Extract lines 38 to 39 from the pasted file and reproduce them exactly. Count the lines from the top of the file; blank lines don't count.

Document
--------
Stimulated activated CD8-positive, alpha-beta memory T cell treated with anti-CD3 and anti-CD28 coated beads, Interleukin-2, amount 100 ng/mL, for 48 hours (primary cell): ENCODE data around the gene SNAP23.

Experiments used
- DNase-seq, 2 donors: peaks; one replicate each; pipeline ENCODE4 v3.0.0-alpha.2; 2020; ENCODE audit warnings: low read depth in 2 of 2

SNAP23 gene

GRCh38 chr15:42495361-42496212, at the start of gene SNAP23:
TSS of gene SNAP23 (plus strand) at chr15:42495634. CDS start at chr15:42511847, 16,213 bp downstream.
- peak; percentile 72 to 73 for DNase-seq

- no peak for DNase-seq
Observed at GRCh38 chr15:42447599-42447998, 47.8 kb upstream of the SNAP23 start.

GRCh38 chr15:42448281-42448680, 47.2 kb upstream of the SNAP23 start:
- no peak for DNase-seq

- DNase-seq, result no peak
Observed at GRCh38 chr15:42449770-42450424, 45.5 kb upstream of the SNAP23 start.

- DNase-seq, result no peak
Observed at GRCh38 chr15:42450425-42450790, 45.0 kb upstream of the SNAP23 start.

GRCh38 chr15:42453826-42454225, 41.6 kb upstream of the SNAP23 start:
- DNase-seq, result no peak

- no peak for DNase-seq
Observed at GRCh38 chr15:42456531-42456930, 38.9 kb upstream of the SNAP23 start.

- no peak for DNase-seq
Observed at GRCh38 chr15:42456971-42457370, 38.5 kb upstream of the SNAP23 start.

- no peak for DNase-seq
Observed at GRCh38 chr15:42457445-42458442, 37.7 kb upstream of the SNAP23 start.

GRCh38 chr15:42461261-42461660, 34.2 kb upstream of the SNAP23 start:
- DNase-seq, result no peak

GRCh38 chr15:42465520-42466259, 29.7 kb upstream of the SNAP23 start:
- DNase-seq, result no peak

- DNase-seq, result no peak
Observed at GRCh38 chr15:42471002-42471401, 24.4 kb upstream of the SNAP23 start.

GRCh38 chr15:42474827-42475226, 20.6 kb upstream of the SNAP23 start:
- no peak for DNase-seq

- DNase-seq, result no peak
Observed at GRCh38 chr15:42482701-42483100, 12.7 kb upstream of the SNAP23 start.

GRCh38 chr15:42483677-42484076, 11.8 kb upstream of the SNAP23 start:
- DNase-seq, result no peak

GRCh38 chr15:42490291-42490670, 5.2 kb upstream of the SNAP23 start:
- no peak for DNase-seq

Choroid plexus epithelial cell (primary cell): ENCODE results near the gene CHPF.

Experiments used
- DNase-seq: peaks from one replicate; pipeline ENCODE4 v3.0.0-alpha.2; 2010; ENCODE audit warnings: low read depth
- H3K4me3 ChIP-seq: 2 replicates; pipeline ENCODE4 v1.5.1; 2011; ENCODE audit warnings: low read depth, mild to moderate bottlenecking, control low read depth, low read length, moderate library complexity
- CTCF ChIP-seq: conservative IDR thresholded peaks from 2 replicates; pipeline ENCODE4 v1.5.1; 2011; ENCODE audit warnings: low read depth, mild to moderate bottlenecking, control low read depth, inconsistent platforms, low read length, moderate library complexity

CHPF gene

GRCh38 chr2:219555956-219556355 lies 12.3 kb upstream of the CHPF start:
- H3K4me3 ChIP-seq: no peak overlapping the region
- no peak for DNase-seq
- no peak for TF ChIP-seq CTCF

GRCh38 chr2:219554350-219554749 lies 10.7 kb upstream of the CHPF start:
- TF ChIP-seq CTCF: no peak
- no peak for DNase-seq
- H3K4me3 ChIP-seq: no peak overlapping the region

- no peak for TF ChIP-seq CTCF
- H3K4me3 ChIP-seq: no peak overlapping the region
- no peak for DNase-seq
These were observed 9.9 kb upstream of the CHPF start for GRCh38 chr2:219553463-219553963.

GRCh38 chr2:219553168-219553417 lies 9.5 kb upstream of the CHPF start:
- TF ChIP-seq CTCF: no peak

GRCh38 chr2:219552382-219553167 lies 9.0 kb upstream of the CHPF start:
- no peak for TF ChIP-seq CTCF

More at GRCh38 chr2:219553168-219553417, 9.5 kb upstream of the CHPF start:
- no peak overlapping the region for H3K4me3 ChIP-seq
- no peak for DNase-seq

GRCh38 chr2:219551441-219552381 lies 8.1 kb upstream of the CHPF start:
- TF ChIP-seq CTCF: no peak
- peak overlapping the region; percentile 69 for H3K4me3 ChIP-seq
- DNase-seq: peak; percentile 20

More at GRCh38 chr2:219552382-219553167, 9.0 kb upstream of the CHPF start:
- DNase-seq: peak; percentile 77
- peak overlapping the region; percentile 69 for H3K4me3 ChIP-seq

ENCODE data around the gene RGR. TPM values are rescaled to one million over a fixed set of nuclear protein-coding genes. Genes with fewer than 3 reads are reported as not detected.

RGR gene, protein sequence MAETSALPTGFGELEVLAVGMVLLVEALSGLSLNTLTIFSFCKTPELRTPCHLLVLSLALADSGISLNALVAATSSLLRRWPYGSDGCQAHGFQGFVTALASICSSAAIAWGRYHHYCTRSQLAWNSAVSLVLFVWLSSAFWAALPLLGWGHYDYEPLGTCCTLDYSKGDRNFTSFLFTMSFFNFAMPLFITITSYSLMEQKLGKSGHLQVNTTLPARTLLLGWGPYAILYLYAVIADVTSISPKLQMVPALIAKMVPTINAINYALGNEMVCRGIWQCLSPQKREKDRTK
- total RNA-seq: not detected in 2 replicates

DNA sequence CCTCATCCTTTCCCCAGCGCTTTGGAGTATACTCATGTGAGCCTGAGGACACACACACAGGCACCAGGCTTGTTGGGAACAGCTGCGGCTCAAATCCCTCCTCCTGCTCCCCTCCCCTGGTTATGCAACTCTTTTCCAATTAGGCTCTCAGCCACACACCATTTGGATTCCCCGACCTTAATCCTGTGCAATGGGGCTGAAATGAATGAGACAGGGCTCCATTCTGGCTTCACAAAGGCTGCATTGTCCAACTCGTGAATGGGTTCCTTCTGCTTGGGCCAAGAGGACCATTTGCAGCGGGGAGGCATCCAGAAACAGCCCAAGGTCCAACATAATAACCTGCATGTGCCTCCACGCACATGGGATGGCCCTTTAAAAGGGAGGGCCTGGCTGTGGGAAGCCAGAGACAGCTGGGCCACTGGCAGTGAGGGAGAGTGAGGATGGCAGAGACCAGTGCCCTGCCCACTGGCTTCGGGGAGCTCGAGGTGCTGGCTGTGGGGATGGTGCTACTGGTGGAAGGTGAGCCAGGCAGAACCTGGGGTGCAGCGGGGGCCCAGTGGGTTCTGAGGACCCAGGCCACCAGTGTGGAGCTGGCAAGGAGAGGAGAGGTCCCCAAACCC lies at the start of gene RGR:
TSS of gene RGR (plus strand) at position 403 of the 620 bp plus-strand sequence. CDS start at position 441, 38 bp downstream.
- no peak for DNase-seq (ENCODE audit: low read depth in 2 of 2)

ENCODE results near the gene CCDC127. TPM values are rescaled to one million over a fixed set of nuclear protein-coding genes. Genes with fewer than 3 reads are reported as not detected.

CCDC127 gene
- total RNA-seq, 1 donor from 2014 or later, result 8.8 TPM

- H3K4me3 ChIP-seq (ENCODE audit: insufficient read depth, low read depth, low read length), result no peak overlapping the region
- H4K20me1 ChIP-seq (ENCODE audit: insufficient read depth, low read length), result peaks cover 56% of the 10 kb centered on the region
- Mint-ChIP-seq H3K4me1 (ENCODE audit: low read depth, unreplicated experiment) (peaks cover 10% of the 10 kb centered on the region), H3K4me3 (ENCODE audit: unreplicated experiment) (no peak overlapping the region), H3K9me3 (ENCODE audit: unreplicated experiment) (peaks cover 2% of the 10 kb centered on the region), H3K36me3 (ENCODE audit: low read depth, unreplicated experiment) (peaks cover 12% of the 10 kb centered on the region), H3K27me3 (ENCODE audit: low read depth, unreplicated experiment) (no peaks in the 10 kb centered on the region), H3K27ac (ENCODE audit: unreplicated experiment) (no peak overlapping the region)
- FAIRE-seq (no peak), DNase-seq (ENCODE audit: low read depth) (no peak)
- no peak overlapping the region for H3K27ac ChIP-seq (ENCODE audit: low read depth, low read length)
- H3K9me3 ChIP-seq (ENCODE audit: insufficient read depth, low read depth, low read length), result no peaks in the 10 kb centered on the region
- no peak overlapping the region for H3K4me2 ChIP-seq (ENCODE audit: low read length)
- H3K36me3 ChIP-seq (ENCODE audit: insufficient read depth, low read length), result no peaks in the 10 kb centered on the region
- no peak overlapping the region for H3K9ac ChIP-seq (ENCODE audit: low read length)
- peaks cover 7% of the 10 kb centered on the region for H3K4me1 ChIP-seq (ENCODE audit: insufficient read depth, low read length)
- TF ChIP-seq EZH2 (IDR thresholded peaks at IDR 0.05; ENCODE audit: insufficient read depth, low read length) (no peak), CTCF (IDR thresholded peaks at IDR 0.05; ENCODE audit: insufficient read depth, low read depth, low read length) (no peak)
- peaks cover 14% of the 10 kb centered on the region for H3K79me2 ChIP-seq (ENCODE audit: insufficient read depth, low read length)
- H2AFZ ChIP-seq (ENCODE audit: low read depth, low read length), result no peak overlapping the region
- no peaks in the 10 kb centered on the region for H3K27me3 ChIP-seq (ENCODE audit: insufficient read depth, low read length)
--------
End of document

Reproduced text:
Choroid plexus epithelial cell (primary cell): ENCODE results near the gene CHPF.

Experiments used